3. Streamline the User Experience
Lastly, you can design the most thoughtful, goal-oriented employee recognition program that has ever existed, but if the user experience is unclear, overly manual, or otherwise cumbersome, employees are much less likely to participate. Regular employee participation is the life force of any thriving program, so one that discourages use is a major problem.
Offering a frictionless user experience—both from the administrative perspective and the employee side—is key. HR departments are increasingly embracing digital transformation to improve traditionally manual processes, and employee recognition is no exception. If your program relies on HR employees to manually facilitate every step of recognition, negotiate discounts, or issue rewards, it’s time to seek out a more modern solution. Not only will this improve the efficiency of your program, it will allow your HR team to direct their efforts on other important company objectives.
Customizing Your Program: Criteria for Recognition and Curated Rewards
With the best practices shared in the previous section in place, you’re ready to take steps to tailor your program to fit your company’s unique needs and drive progress towards program goals. Tailoring both recognition occasions and employee rewards to your program objectives is an effective way to configure the program to support your goals. Here’s how to do it:
1. Align Criteria for Employee Recognition With Program Goals
If you’ve taken the time to clarify what the goals of your program are, this step should follow naturally. For example, if your goal is to increase productivity, you can set recognition occasions related to efficiency or outstanding results. By creating custom recognition occasions that are aligned with your program’s objectives, you’ll ensure each recognition is an investment in bringing those goals to life.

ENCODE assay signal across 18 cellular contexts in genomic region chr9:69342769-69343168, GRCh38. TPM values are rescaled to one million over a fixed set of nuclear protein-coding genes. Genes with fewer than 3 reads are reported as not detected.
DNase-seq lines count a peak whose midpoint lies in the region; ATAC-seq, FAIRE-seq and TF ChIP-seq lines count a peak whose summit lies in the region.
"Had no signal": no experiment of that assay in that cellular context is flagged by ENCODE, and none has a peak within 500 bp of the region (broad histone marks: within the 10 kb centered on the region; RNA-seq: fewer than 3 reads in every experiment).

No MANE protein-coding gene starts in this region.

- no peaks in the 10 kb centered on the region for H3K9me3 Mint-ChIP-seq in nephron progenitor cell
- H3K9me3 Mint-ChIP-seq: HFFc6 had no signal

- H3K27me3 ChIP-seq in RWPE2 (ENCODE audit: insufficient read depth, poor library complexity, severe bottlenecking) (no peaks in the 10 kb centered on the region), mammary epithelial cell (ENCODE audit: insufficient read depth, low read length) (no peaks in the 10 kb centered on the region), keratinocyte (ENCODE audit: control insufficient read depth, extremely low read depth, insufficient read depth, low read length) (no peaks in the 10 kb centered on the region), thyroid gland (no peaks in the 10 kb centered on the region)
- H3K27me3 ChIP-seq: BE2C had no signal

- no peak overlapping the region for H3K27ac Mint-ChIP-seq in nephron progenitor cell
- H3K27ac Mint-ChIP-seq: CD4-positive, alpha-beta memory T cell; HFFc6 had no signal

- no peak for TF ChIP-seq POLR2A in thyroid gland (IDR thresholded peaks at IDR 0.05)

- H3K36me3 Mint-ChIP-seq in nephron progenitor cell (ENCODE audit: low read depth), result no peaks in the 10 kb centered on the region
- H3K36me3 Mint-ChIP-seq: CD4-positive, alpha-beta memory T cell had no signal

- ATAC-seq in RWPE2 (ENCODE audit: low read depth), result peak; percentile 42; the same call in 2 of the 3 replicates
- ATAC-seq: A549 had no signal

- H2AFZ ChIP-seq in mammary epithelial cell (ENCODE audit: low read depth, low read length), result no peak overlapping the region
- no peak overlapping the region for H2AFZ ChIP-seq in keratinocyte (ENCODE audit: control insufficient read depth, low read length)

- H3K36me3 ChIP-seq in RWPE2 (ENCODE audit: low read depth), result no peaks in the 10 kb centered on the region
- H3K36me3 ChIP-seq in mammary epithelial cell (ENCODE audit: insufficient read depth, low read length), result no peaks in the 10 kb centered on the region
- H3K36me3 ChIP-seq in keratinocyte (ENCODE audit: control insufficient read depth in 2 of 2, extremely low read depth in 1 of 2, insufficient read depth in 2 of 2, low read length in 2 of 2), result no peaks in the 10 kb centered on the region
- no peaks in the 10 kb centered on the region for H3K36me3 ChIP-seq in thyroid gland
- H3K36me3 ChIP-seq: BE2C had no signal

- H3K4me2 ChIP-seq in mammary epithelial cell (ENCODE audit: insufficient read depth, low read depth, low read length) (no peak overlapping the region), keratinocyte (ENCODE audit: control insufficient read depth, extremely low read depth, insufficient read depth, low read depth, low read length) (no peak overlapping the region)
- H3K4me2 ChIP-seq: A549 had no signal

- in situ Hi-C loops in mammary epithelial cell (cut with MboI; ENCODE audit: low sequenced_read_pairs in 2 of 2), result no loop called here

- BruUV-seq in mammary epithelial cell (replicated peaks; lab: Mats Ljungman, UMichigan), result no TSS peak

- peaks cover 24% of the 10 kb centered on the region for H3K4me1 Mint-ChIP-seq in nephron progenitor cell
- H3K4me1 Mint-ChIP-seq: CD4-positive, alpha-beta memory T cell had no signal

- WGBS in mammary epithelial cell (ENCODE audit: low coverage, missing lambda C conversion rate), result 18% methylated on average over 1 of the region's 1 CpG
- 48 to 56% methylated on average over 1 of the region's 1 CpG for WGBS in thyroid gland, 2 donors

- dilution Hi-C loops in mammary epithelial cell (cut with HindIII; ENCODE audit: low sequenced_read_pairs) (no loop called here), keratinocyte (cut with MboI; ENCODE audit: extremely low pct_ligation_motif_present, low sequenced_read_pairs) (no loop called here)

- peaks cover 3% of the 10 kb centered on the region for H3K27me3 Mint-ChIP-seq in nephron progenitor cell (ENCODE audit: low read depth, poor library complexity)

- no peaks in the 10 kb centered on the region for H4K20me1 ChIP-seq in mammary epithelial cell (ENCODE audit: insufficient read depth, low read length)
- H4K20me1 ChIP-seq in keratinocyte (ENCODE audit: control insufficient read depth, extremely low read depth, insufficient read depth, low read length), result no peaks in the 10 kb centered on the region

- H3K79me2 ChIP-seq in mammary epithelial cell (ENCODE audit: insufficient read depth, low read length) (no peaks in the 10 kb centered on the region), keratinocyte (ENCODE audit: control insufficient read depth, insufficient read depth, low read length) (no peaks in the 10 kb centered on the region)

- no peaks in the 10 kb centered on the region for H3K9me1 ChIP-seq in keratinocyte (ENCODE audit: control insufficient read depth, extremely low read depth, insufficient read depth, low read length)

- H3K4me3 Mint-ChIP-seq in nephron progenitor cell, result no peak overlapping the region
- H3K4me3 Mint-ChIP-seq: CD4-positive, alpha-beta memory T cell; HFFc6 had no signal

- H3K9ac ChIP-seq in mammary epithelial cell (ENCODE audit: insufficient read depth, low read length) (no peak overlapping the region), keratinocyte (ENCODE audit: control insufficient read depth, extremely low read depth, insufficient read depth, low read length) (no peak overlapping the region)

Ultimately, choosing the right occasions depends on your objectives, culture, and company, but many organizations have found success within the categories below:
- Company core values: using core values as recognition occasions helps transform them from high-level ideals to demonstrated behaviors.
- Progress towards major objectives: using OKRs or other major objectives as recognition occasions helps keep them top-of-mind. It can also bolster peer-to-peer relationships by reminding employees that everyone is working towards shared goals.
- Career development: recognizing employees for strengthening new skills supports the development of a stronger team. It can also help drive down turnover by reinforcing the idea that employees are progressing in their roles at your company.
As you outline criteria for employee recognition and establish custom recognition occasions, consider what goals your selections will reinforce. By being thoughtful about this decision, you’ll be able to create a program that powerfully supports your recognition goals.
2. Create a Custom Rewards Catalog
Most employee recognition programs incorporate redeemable points that employees can cash in for rewards of their choosing. Another decision you’ll need to make when building your program is which rewards employees will be able to choose from. This represents another great opportunity for customization.
For some companies, offering employees the greatest variety of rewards possible makes the most sense. For others, a more concentrated approach might be better aligned with program goals. For example, if your program is focuses on improving employee wellbeing, consider featuring rewards related to physical and mental wellness, such as meditation classes and access to healthy meal delivery services. Other examples include focusing your catalog on philanthropic donations, custom company swag, or rewards oriented around professional development. Again, the right choice will depend on the objectives you’ve defined for your program.
Bringing Your Program to Life: 3 Tactical Recommendations to Ensure Success
There are a few more logistical recommendations that you should keep in mind to ensure that your program will be maximally impactful. These last few ideas will help make adhering to criteria for employee recognition frictionless and easy.